That’s just a bit over 1 percentage point. Only 7 of the 15 precincts are reporting.
District J covers Sand Lake, West Anchorage and Turnagain,
Southeast results so far:
– Republican Peggy Wilson is way ahead with 112 votes in House 33. Democrat Matt Olsen has 112; independent Kyle Johansen, 97. Two of 10 precincts are in.
– Republican Bert Stedman leads Democrat Albert Kookesh in the Senate Q race, but not by much: 1,805-1,787. 11 of 25 precincts reporting.
– Republican Bill Thomas leads Democrat Jonathan Kreiss-Tomkins 1,477-1,110 in the House 34 race. Nine of 15 precincts in.
As a result of redistricting, two incumbents are fighting for Senate District A, which covers parts of Fairbanks, North Pole, and Eilson Air Force Base.
Sen. John Coghill, a Republican from North Pole who is not part of the 16-person bipartisan majority that blocked Gov. Parnell’s oil and gas tax cutting bill last session, said there’s a pretty clear distinction for voters between him and his oppponent, Democrat Joe Thomas of Fairbanks.
“As far as the coalition goes, it will have some impact. I’ve made no secret I’d like to have a more conservative one,” Coghill said a few minutes ago. “I’m not against coalitions, I just want a more conservative one.”
Unofficial, preliminary results with six of 13 precincts reporting show Coghill with a strong lead, 58 percent to 42 percent.
Thomas’s campaign manager had no comment and said his candidate was unavailable.
First dump of election results are up:
Southeast Alaska has 42 election precincts. All had touch-screen voting machines.
All but one have optical-scan counters, which should speed results. The one is Kasaan, a small community on the east side of Prince of Wales Island. It’s in District 34, which includes Sitka and Haines.
A last-minute dust-up hit Southeast’s District 34 race, the Sitka and Haines plus islands district.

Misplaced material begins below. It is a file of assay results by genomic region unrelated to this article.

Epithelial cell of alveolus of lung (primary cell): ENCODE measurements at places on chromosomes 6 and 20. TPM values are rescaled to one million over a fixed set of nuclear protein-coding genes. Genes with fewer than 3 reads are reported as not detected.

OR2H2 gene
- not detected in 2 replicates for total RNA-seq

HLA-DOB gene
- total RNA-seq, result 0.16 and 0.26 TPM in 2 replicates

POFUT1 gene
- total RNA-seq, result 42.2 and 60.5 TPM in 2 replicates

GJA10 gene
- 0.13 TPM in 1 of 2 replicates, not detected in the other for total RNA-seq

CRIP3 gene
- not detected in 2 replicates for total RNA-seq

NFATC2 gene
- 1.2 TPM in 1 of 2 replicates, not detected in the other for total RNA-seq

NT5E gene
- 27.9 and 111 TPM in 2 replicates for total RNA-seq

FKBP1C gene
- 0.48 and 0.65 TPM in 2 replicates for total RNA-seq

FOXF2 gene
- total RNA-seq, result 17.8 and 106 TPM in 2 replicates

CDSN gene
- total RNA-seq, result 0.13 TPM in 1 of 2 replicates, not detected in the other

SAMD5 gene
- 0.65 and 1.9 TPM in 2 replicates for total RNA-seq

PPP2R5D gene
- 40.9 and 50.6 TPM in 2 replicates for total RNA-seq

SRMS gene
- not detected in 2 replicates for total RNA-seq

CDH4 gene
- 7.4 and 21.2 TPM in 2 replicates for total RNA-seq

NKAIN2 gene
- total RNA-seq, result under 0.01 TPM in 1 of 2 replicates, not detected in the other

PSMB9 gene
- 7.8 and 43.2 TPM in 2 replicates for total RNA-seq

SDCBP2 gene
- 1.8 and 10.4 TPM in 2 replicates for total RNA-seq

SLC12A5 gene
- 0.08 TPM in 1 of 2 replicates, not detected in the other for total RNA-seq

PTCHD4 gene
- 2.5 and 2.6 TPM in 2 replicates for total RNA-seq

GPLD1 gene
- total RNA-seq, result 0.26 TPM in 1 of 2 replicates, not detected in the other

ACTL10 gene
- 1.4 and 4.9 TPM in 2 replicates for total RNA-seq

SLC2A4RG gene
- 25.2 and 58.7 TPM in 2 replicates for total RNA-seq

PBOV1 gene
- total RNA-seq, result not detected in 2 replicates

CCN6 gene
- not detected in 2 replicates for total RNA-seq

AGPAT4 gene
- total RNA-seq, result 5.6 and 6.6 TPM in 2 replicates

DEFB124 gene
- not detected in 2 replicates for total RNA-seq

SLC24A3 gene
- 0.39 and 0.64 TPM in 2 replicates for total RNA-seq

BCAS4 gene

An ad run in the Sitka Sentinel newspaper included a photo of Native health-care leader Ethel Lund with Jonathan Kreiss-Tompkins, holding a campaign sign, at the time of the Alaska Native Brotherhood and Sisterhood convention.
Lund sent a letter to the editor, which was printed Monday. An excerpt: Kreiss-Tompkins “received a spontaneous standing ovation from delegates. It is the tradition of the ANB and ANS to encourage and support young people, especially those that posses positive attributes and are journeying on the path of public service like Jonathan is.
“It was in this broad context that I expressed words of encouragement to him as he faces life’s challenges. My words were not intended to be a political endorsement.”
ADN’s Julia O’Malley has a similar tweet about the mood at the state Division of Election’s sponsored election watching place in Anchorage: “Mood at Anchorage election central? Two words: buzz kill. Polls just closed here, but they’ve called the presidential election.”
#akelect is the hashtag to follow if you’re into Twitter.
APRN’s Emily Schwing tweets that the state’s Election Central room at the Westmark Hotel in Fairbanks is “pretty empty.”
Here’s a link to her instagram photo: http://instagram.com/p/Rt0jJMwamL/
The money’s flowed fast and furious in the last month of Southeast’s legislative election campaigns.